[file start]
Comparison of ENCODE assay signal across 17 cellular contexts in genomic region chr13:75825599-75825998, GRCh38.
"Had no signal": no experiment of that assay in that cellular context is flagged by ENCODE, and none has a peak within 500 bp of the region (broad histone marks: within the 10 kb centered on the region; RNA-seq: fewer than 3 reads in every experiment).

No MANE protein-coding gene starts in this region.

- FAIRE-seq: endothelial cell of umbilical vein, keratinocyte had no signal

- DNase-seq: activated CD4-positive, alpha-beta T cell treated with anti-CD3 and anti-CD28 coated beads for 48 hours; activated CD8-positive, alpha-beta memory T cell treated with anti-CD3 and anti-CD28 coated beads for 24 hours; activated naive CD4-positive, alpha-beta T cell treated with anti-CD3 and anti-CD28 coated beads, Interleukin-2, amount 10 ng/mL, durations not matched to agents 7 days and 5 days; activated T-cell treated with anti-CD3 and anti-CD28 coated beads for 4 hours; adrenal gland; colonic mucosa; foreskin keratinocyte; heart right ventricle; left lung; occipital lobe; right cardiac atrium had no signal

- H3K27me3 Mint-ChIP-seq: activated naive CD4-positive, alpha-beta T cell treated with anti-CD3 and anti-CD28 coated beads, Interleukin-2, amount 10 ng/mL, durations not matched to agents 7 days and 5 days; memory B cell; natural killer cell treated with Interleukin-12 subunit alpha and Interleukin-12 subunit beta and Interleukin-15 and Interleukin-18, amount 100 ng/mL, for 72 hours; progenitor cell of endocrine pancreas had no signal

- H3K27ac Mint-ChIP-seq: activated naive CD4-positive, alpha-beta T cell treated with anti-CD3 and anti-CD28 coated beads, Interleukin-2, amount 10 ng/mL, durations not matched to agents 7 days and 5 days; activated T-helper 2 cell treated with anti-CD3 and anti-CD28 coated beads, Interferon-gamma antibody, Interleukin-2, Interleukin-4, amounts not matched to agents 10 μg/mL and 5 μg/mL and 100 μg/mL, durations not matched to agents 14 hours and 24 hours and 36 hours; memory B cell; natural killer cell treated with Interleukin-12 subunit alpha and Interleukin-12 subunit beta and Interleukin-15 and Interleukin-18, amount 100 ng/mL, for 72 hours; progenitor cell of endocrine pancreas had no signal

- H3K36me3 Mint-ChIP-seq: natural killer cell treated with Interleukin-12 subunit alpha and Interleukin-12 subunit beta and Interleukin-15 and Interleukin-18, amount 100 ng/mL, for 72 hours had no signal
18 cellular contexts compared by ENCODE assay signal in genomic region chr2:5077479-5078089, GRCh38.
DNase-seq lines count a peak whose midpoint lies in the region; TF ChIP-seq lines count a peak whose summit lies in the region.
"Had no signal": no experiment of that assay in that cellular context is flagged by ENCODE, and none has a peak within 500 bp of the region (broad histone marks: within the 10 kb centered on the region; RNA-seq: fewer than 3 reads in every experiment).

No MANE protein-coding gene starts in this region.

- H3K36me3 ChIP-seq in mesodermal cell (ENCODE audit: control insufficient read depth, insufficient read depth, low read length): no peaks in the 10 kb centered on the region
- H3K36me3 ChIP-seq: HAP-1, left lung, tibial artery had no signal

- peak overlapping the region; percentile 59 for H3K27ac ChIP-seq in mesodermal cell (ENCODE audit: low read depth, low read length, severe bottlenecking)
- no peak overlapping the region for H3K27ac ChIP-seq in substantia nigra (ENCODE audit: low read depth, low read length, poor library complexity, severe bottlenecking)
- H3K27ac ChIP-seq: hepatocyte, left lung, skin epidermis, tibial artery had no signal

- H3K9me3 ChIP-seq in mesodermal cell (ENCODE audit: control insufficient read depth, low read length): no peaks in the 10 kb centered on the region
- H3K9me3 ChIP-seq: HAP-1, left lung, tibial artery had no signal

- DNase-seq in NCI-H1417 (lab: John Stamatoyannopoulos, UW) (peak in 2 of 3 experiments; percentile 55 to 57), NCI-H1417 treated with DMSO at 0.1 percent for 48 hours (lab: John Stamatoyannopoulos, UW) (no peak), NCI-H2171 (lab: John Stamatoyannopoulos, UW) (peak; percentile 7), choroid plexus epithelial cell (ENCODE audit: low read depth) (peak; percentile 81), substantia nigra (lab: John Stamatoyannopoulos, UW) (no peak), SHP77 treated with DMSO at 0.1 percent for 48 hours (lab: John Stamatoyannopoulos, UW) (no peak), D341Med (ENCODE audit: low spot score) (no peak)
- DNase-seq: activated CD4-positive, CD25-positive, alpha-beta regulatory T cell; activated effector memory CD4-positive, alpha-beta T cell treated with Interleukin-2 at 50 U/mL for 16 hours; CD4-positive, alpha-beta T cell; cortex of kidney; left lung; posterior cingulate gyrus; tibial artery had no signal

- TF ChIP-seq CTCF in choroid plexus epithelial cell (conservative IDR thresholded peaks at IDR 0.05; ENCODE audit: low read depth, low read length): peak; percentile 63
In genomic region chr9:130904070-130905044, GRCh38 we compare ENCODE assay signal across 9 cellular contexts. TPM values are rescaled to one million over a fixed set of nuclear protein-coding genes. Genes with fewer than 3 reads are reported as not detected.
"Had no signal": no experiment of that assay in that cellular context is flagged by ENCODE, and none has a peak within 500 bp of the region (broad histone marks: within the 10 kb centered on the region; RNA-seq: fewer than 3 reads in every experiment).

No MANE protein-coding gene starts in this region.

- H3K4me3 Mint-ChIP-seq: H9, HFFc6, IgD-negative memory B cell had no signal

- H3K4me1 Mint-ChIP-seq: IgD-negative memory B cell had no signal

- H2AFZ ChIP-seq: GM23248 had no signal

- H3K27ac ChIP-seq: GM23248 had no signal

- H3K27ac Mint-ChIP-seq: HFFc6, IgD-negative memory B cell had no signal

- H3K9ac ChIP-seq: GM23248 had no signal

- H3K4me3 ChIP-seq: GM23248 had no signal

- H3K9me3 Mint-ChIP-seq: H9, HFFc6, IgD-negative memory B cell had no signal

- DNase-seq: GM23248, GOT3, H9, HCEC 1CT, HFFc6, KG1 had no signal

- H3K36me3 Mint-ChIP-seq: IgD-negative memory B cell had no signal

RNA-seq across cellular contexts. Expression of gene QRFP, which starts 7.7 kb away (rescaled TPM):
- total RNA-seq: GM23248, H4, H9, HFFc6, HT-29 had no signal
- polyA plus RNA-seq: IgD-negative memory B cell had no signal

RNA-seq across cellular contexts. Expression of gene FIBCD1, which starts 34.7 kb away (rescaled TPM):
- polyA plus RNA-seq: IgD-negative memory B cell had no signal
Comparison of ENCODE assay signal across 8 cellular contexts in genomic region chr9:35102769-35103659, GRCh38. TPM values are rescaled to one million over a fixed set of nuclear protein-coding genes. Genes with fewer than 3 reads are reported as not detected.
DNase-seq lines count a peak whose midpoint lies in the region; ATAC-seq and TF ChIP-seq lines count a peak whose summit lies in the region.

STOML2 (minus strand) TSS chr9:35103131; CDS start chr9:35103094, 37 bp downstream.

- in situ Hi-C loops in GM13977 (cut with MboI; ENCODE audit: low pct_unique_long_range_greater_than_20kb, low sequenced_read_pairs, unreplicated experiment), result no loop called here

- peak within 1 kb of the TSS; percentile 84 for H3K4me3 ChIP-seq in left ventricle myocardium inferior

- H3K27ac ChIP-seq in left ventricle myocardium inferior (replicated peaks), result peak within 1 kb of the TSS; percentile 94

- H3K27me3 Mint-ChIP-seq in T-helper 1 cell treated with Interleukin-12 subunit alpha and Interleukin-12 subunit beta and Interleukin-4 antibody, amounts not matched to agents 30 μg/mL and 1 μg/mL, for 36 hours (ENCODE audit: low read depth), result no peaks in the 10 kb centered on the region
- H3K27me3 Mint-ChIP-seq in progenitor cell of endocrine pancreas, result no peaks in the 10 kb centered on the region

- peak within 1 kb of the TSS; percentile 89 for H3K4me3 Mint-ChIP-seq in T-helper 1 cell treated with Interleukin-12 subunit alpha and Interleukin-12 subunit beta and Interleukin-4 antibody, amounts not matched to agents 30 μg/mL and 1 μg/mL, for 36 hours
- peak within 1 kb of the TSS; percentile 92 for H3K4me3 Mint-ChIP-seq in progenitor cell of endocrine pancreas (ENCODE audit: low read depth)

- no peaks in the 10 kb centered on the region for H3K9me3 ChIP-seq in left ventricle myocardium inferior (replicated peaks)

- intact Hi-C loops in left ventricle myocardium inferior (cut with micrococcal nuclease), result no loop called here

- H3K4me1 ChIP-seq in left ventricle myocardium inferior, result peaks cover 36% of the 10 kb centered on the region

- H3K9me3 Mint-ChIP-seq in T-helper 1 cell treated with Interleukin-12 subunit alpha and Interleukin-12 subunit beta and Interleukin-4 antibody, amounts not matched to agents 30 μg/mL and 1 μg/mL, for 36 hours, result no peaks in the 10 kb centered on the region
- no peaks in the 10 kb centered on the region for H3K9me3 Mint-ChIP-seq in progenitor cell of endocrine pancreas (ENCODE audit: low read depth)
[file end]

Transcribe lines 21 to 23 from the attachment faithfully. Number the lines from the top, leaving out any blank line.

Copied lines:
- DNase-seq: activated CD4-positive, CD25-positive, alpha-beta regulatory T cell; activated effector memory CD4-positive, alpha-beta T cell treated with Interleukin-2 at 50 U/mL for 16 hours; CD4-positive, alpha-beta T cell; cortex of kidney; left lung; posterior cingulate gyrus; tibial artery had no signal

- TF ChIP-seq CTCF in choroid plexus epithelial cell (conservative IDR thresholded peaks at IDR 0.05; ENCODE audit: low read depth, low read length): peak; percentile 63
In genomic region chr9:130904070-130905044, GRCh38 we compare ENCODE assay signal across 9 cellular contexts. TPM values are rescaled to one million over a fixed set of nuclear protein-coding genes. Genes with fewer than 3 reads are reported as not detected.